The question might be raised: Why does God write extensively in I Corinthians 12,13, and 14 about the phenomenon of tongues? One might be surprised to read in the Bible about this temporary phenomenon. A few decades after this phenomenon occurred in the church of Corinth, the visions of the Book of Revelation were received by the Apostle John on the Island of Patmos. The Book of Revelation closes with the warning that anyone who adds to its words will be subject to plagues; therefore, there can be no further revelation from God by visions, voices, tongues, or anything else (Revelation 21:18-19). Thus, the phenomenon of tongues that occurred in the church of Corinth would also have come to an end. From that time to this present day, God will not bring a message by these means or by any means other than what He has given us in the Bible.
This phenomenon of speaking in tongues was from God and was short-lived and confined only to the church at Corinth. It was an incidental matter even in that day; thus, the question persists: Why did God write extensively about it?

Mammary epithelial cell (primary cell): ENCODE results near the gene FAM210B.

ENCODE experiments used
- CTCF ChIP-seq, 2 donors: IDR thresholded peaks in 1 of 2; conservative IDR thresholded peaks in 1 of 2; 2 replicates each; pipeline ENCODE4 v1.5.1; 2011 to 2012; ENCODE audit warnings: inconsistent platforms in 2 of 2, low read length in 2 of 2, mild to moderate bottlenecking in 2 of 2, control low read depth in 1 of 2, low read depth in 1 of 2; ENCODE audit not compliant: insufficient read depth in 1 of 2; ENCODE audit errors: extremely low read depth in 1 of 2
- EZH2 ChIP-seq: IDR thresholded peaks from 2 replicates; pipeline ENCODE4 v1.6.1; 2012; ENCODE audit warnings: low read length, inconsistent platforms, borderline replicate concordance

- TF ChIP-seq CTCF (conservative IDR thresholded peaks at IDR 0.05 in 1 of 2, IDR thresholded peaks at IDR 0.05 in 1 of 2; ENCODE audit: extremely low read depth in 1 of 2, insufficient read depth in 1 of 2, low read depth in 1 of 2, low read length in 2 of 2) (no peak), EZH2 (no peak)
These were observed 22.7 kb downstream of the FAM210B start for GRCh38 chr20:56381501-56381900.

The answer lies in the realization that these three chapters of I Corinthians discuss the matter of tongues as God’s testing arena for the end-time church. God planted the tree of knowledge of good and evil in the Garden of Eden, and it was the testing arena of our first parents. Satan saw his opportunity in that testing program to tempt and enslave man in sin. In the warning and testing program of Deuteronomy 13, God allows a false prophet to deceive some people within the congregation. God sets up the testing programs, but it is Satan who uses the tests as opportunities to lead people astray.
Throughout the Bible, the people of God are reminded of the lavish blessings that attend salvation. The blessings are far more than anyone deserves; they are so wonderful that our hearts should continuously praise God. One minor, incidental blessing, briefly enjoyed by a few people in the church at Corinth (that is, being able to receive an additional message from God in an unknown language), was given before the magnificent blessings of the whole Word of God were available. God maximized His communicative blessings to mankind by giving us the entire record of His will (the New Testament and the Old Testament), and He placed off-limits the minor blessing enjoyed by the church at Corinth.